While the flcards front-end worked for installing new software, every time I installed a new package it would complete successfully and then the package manager would crash as soon as I selected a second package to install. This happened every time I used the graphical front-end.
I want to say that flcards looks quite crude, but it is simple (in a nice way) and very fast. I liked the lack of clutter, even if I gritted my teeth each time it crashed after performing a queued action.
The flcards application does not appear to have a method or upgrading existing packages. For this task I turned to the command line cards program. The cards package manager has straight forward syntax and worked quickly. I tended to use it only for upgrades, but it was pleasant to use and I like how straight forward its usage documentation is.
NuTyX 20.12.0 -- Learning how to use the cards package manager (full image size: 283kB, resolution: 1280x1024 pixels)
The NuTyX distribution provides the expected command line functionality, mostly through Busybox, however it does not include manual pages. This makes the system leaner, but it meant documentation and usage tips had to be looked up on-line.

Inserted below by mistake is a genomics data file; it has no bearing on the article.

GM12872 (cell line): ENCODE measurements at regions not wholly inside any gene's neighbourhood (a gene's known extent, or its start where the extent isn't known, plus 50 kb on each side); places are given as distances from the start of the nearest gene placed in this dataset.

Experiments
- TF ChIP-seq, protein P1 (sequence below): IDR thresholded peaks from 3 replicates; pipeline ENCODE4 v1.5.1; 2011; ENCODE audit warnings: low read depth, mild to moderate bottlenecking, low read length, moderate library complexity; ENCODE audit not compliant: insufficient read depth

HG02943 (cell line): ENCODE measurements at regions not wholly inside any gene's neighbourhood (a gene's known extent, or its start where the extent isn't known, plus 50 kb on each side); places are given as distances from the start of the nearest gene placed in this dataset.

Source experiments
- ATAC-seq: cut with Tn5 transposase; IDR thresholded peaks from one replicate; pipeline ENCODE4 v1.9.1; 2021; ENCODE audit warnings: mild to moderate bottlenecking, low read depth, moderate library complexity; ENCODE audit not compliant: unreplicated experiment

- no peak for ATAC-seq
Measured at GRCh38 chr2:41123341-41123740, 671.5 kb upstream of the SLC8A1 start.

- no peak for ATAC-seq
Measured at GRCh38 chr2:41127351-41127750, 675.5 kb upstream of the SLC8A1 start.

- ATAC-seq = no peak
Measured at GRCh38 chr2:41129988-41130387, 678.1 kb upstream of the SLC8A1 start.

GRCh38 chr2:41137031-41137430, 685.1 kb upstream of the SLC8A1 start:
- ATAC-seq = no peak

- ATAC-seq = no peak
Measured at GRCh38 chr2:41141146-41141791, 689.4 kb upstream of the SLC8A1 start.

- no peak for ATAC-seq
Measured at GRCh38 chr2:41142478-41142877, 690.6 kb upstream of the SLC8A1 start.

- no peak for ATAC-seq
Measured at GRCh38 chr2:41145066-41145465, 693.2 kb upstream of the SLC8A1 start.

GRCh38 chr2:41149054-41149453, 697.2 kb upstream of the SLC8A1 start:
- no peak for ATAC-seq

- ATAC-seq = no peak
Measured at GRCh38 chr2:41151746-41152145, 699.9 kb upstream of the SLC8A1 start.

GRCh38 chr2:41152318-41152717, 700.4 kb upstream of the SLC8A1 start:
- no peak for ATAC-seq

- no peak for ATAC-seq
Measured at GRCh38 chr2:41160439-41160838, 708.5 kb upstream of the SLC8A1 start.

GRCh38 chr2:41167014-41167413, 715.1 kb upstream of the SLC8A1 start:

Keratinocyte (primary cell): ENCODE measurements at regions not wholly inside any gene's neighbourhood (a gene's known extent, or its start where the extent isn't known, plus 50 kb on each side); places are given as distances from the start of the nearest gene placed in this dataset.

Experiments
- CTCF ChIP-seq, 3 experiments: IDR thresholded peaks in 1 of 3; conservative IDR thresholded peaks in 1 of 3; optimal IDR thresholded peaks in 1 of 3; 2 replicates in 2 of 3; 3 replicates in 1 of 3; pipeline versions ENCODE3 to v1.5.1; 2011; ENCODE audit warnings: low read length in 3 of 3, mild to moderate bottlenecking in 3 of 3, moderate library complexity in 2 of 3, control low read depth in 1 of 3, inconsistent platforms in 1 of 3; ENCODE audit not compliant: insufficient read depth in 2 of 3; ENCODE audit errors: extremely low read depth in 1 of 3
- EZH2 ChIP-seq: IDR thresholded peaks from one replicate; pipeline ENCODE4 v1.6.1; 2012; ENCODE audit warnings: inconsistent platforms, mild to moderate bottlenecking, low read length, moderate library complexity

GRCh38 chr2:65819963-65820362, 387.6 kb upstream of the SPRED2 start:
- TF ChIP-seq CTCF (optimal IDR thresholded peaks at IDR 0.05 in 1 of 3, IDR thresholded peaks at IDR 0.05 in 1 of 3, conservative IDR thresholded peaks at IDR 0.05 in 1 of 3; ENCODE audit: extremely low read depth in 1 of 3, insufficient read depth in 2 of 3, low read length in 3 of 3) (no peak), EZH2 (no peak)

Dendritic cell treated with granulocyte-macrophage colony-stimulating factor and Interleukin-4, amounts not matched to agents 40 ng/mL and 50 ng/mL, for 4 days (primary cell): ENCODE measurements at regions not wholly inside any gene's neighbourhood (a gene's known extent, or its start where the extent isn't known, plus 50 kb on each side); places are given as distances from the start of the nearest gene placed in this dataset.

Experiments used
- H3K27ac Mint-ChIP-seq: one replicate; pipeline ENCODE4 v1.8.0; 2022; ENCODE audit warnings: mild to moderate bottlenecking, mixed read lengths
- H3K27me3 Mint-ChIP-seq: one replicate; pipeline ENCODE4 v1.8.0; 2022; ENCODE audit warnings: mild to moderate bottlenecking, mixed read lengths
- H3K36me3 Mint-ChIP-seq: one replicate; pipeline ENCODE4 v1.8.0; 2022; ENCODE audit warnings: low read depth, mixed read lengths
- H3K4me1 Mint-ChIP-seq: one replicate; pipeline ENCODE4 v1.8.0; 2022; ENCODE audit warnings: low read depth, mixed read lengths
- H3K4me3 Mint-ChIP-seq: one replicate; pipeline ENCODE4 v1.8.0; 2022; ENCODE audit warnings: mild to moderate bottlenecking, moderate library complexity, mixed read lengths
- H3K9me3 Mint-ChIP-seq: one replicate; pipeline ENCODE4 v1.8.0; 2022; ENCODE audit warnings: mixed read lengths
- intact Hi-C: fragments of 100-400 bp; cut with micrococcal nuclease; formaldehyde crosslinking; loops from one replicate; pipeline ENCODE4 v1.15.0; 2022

Earlier I mentioned there are three init implementations we can select from at boot time. The default RuNyX software, which is a modified version of runit, works well. It is super fast and light. The distribution also boots cleanly on systemd, though its shutdown time seems slower. When I tried the SysV init boot option the system failed to load and displayed a series of errors about encountering a read-only filesystem. This surprised me as it looks as though NuTyX's live disc is running SysV init and boots the system successfully on the live media, but not when the distribution is installed on the hard drive.